When copywriters get scared - getting on top of the anxiety monster

Suffering from anxiety issues as I do, when things go wrong, or I perceive them to have gone wrong, I turn inwards. Anxiety can take many forms, for me it’s social, a fear of walking into a room full of people, worrying about things I’ve said, fretting over the impression I’ve made on people I don’t even know that well.

Another unfortunate symptom of my anxieties is my ability to ruminate and make things seem far worse than they really are, to catastrophize a minor setback, to visualize terrible events as a result of a minor hiccup. It has been the ruin of me many times, and while 9 times out of 10 the situation has resolved itself fairly well, the toll on my mind hasn’t always been that great.

There is only so much ruminating and catastrophizing a human brain can take, only so much bouncing back before your brain caves under the strain. The many times I’ve catastrophized only to realise everything will be okay. Deep in the recess of my mind I kind of know that it may not be anywhere near as bad as I think it’ll be, and it sometimes feels like some kind of masochistic process I have to put myself through - because it’s bad luck if don’t.

It’s almost as if I enjoy it, and I must put myself through it, because if I don’t, then I’m tempting fate, and something really bad WILL happen. Soon my brain gets stuck in a groove and I can’t undo the ruminating, and suddenly it’s in a perpetually hellish state of ‘red alert.’

With this in mind, you would think I’d be the last person that should have taken the self-employment route. After all, there are several hills to climb and many ‘hiccups’ along the way to success, surely such a person as myself should have stayed in a job where employment would offer me a safe haven from worry and stress?

But I didn’t, because you know and I know that I wouldn’t be writing this if I had. I left my job back 2011 and took the hardest road of all, towards self-employment. And yes, sometimes I’ve come close to throwing the towel in, but no different from many others who become freelancers.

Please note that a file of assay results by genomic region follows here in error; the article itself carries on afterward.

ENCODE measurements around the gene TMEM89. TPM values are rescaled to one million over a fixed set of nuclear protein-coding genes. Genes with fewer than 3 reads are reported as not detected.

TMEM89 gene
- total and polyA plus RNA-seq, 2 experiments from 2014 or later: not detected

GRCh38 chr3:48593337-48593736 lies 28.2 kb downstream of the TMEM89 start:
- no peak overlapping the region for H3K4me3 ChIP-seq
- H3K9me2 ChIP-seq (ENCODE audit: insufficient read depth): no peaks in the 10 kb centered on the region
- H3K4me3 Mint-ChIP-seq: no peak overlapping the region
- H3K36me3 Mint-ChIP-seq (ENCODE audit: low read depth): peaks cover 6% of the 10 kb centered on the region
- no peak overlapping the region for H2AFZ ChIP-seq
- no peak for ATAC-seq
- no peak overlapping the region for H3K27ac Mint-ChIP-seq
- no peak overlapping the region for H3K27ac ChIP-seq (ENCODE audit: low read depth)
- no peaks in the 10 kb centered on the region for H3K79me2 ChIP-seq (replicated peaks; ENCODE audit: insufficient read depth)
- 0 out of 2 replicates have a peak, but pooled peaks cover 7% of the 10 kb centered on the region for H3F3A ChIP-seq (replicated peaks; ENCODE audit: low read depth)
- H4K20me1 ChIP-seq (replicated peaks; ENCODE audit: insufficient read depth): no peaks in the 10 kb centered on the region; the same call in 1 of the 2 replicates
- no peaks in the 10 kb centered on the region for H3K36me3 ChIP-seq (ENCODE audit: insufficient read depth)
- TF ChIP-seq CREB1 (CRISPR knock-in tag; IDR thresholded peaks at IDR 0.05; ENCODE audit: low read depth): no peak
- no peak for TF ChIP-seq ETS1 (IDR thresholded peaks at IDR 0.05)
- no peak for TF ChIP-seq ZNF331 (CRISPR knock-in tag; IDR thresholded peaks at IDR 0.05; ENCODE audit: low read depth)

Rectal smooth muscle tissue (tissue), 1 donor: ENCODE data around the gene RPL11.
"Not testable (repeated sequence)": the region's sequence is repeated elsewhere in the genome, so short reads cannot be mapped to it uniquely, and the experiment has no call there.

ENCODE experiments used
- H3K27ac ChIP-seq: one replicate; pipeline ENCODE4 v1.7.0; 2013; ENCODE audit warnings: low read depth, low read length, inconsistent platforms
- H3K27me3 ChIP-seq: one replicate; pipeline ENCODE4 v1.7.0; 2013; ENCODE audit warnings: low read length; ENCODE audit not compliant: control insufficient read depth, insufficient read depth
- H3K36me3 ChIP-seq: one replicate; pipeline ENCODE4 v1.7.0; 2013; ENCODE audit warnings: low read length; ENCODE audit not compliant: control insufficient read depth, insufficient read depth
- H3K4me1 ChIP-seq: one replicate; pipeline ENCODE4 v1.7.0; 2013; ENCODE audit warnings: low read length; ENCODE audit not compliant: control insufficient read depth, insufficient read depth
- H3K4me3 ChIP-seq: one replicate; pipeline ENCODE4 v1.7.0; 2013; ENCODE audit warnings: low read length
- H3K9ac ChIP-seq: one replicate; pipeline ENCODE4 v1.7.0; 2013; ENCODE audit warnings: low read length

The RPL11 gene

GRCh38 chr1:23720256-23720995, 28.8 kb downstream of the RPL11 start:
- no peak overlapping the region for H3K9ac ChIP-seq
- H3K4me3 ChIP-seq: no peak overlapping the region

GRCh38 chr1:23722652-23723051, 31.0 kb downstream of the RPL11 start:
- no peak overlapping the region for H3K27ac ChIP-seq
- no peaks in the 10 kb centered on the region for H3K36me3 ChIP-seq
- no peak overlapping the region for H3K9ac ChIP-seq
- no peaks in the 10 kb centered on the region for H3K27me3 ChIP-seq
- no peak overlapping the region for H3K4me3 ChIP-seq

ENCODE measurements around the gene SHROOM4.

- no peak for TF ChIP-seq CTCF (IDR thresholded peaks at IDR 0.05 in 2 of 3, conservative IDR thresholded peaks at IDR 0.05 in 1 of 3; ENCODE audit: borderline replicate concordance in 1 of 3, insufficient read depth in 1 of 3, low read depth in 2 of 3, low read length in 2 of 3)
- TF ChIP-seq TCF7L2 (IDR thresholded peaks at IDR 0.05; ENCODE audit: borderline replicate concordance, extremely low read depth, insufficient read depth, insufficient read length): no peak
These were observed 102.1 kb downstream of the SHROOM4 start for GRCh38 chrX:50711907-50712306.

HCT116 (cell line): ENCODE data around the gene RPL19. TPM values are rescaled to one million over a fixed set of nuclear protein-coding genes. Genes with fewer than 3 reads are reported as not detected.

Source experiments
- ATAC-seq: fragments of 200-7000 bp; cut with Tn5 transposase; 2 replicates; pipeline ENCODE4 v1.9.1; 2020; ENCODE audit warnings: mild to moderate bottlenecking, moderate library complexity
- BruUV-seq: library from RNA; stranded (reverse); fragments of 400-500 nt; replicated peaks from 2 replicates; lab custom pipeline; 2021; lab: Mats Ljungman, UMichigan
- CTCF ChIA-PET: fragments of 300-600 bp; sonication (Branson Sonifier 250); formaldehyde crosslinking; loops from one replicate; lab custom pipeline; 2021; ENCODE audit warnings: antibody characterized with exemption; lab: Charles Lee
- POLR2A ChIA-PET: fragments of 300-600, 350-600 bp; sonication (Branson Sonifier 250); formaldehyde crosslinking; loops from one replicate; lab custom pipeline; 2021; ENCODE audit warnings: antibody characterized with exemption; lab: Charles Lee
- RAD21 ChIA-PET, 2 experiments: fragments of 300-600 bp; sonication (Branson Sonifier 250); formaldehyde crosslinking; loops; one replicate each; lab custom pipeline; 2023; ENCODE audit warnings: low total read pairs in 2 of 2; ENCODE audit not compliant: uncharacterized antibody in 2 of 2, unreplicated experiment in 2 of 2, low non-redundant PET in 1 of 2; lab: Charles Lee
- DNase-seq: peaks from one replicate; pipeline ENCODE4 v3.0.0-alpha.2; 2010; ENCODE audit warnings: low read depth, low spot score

But the way I see it why shouldn’t I be self-employed?

Why should I not be allowed to do what I love, why should someone with an anxiety disorder not be allowed to do what they enjoy?

I do have long periods where I don’t ruminate and catastrophize at all, as long as everything goes smoothly. Now, this past few weeks have been lovely, until this week. A client goes quiet, it’s only been a couple of days, but I’m starting to worry, I’ve invoiced him, it’s a substantial amount of money (to me anyway).

While everyone else will be moving on to other jobs and trying to make the best of a potentially bad situation, I’m ruminating about what could happen sometime in the future because of it. Days of procrastination while I worry about the unknown, when I could be getting on with it.

And the awful guilt because there’s an awful lot of people out there with worse things going on their lives than me.

But, I am getting better…

And the reason why I’m getting better is because I’m using coping strategies to deal with it. I love copywriting, I love what I do. I get to write every single day, talk to the most interesting people and work my own hours.

And it’s worth fighting for.

Basically, I’ve got a kind of mish-mash of mindfulness and manifesting meditations I do. It’s like wrapping myself in a blanket, allowing myself to feel safe, that all will be well, to feel in the moment right now and to appreciate the little things, the everyday. I meditate at least once or even twice a day, depending on how stressed I am about something.

Funny thing is I used to really scoff at people meditating, I was convinced I couldn’t lie still for that long or stop my mind from wandering. Admittedly it is hard and I don’t always get to the end of a meditation, but just the ‘trying’ is a positive step.